Image source: Enterprise Products Partners.

With the market near all-time highs, it's getting harder and harder to find stocks offering up a decent yield. But how does a 5% yield sound? What about nearly 10%? Believe it or not, you can get those lofty yields if you look in the right places. Let's consider two dividend stocks to buy on sale: Enterprise Products Partners (EPD 0.04%) and, for the more aggressive, Alliance Resource Partners (ARLP -1.01%).   

Move it, move it, move it

Enterprise Products Partners is a midstream-focused limited partnership. It doesn't drill for oil and gas; instead, it helps move these vital energy sources from where they're pulled out of the ground to where they need to go. It also does some processing in between. As long as we use oil and gas, Enterprise is a vital cog in the machine.

And it's one of the biggest at that. It owns 49,000 miles of pipelines, 250 million barrels of oil storage, 14 billion cubic feet of natural gas storage, 25 gas processing plants, and 22 natural gas liquid and propylene fractionators, among other things. Being big, though, isn't enough. Kinder Morgan (KMI -0.86%) is also huge and ended up cutting its dividend because it needed cash to pay for growth projects. That's not likely to happen at Enterprise.   

The distribution is even higher now... Image source: Enterprise Products Partners.

For starters, Enterprise was able to cover its $0.39-per-unit quarterly distribution 1.28 times over in the first quarter. That provided plenty of room for the second-quarter distribution increase, pulling the quarterly disbursement up to $0.40 a unit. The most recent distribution incersae marks the 48th consecutive quarterly one. That's impressive, and it's a pretty clear indication that Enterprise isn't planning to go the way of Kinder Morgan.   

But what about growth? That's still in the cards at Enterprise, too. For example, in the first quarter, capital spending was roughly $1.1 billion, most of which went to growth projects. At the time, management said it had another $2.2 billion worth of work through the end of 2016. There's the potential for a further $4 billion over the next two years as well. As the company builds, it increases its ability to pay distributions. With around a 5.4% distribution yield and still nearly 30% off its mid-2014 highs, Enterprise is worth a deeper dive for even conservative income investors.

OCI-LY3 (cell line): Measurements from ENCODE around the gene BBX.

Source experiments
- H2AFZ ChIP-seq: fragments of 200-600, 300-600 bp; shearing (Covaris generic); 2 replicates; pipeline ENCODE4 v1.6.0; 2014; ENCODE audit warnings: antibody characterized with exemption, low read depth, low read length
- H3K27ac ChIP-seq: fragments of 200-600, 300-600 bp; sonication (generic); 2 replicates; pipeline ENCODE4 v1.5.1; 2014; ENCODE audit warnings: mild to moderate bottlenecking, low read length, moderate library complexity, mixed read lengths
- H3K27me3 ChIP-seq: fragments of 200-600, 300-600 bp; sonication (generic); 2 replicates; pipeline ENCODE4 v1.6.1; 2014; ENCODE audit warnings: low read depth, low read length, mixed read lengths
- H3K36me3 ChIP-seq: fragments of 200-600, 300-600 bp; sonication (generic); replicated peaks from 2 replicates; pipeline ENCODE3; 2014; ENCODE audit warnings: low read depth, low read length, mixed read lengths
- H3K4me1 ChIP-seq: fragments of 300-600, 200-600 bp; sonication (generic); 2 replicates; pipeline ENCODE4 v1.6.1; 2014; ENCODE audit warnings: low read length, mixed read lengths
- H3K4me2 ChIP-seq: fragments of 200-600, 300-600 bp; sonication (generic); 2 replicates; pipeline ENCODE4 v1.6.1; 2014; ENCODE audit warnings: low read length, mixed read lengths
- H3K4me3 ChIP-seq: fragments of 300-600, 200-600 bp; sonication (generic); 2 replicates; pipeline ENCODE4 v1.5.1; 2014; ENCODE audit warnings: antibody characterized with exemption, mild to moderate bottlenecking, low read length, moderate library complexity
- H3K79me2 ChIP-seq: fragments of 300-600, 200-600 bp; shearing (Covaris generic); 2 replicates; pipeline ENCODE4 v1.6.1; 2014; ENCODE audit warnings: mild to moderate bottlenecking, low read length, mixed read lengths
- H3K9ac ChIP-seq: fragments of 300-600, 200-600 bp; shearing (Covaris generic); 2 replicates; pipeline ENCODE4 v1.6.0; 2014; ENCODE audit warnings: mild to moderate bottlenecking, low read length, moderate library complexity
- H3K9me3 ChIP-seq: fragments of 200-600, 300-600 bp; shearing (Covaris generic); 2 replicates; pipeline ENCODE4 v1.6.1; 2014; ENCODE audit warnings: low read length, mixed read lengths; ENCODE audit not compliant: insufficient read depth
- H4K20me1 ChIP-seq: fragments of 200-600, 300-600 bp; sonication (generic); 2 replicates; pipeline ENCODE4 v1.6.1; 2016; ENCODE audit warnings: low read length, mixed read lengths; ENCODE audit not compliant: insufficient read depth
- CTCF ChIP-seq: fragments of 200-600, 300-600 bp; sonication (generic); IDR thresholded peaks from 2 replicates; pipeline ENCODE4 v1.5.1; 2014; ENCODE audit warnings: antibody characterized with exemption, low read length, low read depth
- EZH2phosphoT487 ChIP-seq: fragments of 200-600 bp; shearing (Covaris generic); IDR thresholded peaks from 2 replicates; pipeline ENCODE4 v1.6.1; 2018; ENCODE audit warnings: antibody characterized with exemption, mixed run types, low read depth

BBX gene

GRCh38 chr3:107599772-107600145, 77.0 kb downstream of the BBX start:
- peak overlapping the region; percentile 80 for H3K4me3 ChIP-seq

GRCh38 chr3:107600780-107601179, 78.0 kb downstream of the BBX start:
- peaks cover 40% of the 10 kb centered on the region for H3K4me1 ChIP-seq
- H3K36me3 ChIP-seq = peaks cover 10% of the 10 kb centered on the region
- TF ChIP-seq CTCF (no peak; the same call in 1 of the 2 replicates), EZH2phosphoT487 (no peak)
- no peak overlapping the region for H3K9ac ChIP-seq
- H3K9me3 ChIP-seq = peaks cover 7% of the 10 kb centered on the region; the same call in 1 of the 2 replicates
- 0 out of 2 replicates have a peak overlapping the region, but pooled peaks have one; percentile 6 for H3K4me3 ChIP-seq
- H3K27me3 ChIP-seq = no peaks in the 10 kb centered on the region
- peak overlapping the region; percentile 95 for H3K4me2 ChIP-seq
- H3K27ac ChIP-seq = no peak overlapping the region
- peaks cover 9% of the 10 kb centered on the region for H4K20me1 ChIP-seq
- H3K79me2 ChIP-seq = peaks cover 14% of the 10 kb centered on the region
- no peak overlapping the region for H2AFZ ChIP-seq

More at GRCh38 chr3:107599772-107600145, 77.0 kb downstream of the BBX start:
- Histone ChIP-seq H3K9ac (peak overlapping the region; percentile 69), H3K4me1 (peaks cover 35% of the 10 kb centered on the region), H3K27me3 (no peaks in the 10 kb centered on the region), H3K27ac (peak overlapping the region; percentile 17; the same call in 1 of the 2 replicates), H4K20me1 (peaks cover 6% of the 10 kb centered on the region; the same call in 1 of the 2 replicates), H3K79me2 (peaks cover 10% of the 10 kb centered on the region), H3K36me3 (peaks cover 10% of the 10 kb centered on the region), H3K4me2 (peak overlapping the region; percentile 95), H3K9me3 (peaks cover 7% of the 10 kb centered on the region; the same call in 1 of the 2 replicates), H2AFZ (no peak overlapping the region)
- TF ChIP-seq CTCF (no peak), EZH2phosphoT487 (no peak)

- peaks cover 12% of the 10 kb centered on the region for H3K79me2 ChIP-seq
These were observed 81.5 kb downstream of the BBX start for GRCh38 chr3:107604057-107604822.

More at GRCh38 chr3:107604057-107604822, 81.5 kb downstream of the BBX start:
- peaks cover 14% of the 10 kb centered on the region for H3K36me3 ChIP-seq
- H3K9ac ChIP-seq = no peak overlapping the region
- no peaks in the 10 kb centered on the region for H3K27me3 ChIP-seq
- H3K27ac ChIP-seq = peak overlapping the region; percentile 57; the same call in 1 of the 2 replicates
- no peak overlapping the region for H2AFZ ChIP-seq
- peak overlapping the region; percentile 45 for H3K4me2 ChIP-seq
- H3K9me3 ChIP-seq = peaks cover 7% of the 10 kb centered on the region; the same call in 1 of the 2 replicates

Coal, really?

Alliance Resource Partners is a coal miner. And, worse, it cut its distribution earlier this year. Risk-averse investors should probably take a pass on this partnership. But if you can handle a little uncertainty, the yield of around 9.8% is extremely tempting. And so is the background story.

Alliance primarily mines for thermal coal in the Illinois Basin. The coal in this region has been displacing coal used to produce energy from other areas in the country for years. That helps explain why Alliance was, for years, able to buck the broader industry trend of falling production and sales. But it couldn't outrun the pack forever, and production and sales faltered late last year and into this year. Essentially, as coal feels the heat of low natural gas prices and environmental concerns, Alliance is starting to pull in its horns a little bit.   

Image source: Alliance Resource Partners.

But here's the thing. While competitors have been forced into bankruptcy, or near to it, Alliance is still doing relatively well. For starters, it's profitable, with net income of $0.36 a share in the first quarter. And then there's the distribution. The cut hurt, but according to management, it was a sop to skittish banks so Alliance could assure that it continued to have access to the capital markets -- not a result of unexpectedly weak operating performance. And after the cut, Alliance covered its distribution 1.6 times over in the first quarter. That's better coverage than Enterprise.  

There's no question that the coal market will be a key factor in Alliance's future. And that space is under stress right now. But Alliance has survived the coal downturn better than virtually all of its peers and still has a strong business. Moreover, in an early June investor conference, the partnership said it was starting to see signs of stabilization in the coal market. So there may be some silver linings showing up on the dark clouds, finally. Alliance plans to be around long enough to see the brighter days.   

Two to consider

Enterprise and Alliance sit on opposite sides of the risk spectrum, but both have an interesting story to tell. They are, in the end, two dividend stocks you can buy on sale today. Enterprise and its roughly 5.4% distribution yield have been dragged down by the oil bust, even though the company continues to put up good results. Conservative investors looking for yield should strongly consider it. Alliance is one of the best players in a lousy industry. The yield of over 9% looks justified in many ways, particularly after a distribution cut. But for more aggressive investors, this coal-market survivor is worth a deep dive -- there could be big rewards, but only if you can stomach the risk.